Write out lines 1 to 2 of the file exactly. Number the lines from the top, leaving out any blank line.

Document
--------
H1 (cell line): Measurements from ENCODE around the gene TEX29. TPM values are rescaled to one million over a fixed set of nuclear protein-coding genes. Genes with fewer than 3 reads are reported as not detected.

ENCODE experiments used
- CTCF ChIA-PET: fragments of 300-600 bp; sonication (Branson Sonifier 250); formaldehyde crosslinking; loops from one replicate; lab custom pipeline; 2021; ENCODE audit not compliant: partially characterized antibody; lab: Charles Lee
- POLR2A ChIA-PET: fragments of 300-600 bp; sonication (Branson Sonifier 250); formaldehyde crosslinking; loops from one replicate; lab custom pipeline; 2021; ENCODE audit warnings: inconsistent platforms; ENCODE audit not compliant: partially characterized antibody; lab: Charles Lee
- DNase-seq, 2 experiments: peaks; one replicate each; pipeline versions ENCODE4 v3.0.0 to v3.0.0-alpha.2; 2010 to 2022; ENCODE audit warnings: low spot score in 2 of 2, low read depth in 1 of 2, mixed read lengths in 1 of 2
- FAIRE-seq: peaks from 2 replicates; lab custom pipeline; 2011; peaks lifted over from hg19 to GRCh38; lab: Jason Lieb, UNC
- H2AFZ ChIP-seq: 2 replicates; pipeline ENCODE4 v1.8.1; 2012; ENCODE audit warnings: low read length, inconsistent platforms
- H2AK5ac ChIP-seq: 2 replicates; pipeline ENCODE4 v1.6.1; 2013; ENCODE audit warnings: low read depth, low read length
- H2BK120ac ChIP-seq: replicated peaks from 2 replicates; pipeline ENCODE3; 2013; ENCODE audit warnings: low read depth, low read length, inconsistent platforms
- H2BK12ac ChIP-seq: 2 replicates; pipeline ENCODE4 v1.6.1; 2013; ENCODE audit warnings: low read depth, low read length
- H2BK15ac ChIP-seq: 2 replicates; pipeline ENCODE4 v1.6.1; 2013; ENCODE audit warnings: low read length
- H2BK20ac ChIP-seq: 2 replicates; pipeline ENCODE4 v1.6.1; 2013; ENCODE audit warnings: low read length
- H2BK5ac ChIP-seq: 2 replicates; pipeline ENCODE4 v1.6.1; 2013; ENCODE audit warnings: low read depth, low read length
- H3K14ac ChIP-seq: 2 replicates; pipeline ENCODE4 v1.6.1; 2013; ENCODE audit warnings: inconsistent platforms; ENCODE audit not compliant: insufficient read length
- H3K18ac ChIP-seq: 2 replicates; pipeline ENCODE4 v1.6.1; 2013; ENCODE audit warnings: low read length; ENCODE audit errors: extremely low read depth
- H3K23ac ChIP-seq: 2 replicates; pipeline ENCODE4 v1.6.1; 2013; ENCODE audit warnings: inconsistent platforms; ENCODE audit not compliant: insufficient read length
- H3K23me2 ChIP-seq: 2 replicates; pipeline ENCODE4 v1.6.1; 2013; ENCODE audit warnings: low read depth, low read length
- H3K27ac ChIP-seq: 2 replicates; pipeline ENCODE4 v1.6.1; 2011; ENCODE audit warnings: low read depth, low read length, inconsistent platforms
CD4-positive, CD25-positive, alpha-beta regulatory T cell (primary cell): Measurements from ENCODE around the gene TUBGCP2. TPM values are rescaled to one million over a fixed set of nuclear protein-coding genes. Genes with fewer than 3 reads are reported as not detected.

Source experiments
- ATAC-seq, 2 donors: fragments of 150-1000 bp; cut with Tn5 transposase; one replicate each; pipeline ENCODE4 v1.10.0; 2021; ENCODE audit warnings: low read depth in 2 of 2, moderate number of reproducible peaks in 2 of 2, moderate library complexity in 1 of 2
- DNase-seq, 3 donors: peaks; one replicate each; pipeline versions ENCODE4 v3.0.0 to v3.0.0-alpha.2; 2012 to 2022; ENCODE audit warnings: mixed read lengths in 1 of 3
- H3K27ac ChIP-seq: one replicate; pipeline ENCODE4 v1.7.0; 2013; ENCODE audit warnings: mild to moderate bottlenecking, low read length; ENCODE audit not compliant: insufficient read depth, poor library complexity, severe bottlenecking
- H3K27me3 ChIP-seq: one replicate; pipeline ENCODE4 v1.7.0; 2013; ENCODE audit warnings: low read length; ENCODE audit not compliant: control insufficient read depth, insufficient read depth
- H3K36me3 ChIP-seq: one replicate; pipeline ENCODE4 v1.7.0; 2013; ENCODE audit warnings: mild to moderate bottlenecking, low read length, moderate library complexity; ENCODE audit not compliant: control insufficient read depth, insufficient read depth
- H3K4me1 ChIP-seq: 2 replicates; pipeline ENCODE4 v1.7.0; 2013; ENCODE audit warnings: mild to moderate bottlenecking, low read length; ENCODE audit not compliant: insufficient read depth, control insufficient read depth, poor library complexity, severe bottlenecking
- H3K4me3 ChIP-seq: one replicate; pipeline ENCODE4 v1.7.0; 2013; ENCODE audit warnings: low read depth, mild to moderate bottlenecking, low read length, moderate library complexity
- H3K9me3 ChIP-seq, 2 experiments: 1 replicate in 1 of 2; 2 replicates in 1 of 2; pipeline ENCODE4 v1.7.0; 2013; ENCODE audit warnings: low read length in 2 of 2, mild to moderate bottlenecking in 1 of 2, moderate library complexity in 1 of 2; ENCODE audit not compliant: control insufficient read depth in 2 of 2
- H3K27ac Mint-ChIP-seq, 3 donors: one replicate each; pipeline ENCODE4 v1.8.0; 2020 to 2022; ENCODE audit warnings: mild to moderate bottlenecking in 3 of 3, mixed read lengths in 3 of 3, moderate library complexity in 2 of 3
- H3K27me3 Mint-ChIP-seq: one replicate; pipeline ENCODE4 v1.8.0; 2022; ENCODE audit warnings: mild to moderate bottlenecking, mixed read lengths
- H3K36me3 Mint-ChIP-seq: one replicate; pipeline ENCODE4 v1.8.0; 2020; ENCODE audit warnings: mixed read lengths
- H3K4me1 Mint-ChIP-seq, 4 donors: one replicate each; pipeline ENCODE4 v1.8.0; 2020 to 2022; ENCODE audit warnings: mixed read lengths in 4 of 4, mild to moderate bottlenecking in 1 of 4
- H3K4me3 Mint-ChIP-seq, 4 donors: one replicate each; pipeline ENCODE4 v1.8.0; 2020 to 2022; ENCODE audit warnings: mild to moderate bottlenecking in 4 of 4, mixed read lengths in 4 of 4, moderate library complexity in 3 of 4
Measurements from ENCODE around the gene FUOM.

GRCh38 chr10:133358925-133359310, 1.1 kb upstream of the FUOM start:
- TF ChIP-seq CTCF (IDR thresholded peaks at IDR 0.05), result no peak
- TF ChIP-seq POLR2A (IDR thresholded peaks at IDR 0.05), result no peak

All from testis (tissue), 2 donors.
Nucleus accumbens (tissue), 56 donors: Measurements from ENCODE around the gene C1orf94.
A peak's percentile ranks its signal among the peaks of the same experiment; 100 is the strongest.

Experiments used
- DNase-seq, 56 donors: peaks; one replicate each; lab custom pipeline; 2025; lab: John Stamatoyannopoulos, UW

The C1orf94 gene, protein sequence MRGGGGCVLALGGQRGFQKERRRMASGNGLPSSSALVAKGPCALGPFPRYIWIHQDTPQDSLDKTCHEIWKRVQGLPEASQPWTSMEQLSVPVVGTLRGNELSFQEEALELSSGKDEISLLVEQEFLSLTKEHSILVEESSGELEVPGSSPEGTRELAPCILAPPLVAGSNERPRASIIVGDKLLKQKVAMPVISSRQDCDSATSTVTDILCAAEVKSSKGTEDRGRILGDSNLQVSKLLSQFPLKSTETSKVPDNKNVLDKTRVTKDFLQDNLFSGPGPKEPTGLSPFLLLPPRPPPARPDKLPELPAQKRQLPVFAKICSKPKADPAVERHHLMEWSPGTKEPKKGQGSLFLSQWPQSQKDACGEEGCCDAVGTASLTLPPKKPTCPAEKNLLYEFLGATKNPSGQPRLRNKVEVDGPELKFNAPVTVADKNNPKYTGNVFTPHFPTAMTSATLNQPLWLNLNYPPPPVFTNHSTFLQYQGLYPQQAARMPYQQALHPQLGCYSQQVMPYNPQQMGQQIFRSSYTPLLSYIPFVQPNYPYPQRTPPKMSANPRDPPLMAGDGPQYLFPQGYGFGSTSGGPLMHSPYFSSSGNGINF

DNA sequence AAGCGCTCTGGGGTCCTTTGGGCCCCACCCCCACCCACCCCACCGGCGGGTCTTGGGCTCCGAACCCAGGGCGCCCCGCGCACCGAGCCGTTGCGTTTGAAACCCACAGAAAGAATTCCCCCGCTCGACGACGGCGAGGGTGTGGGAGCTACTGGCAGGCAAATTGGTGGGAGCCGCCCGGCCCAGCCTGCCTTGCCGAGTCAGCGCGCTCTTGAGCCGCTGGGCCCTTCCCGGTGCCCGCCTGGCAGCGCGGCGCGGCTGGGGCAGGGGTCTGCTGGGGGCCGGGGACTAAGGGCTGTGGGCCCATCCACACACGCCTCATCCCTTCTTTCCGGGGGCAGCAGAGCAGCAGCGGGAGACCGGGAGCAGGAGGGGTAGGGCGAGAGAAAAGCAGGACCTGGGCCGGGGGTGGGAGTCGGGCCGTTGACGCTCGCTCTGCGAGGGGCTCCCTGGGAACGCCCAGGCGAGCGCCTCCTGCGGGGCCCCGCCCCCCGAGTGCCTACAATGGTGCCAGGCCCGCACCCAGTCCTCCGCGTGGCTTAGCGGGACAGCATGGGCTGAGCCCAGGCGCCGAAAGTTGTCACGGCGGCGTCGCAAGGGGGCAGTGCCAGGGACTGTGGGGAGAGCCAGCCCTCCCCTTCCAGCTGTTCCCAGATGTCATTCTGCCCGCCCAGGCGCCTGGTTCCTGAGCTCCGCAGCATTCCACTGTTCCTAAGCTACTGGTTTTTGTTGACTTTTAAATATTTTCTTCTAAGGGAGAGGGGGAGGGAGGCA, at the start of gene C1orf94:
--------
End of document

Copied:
H1 (cell line): Measurements from ENCODE around the gene TEX29. TPM values are rescaled to one million over a fixed set of nuclear protein-coding genes. Genes with fewer than 3 reads are reported as not detected.

ENCODE experiments used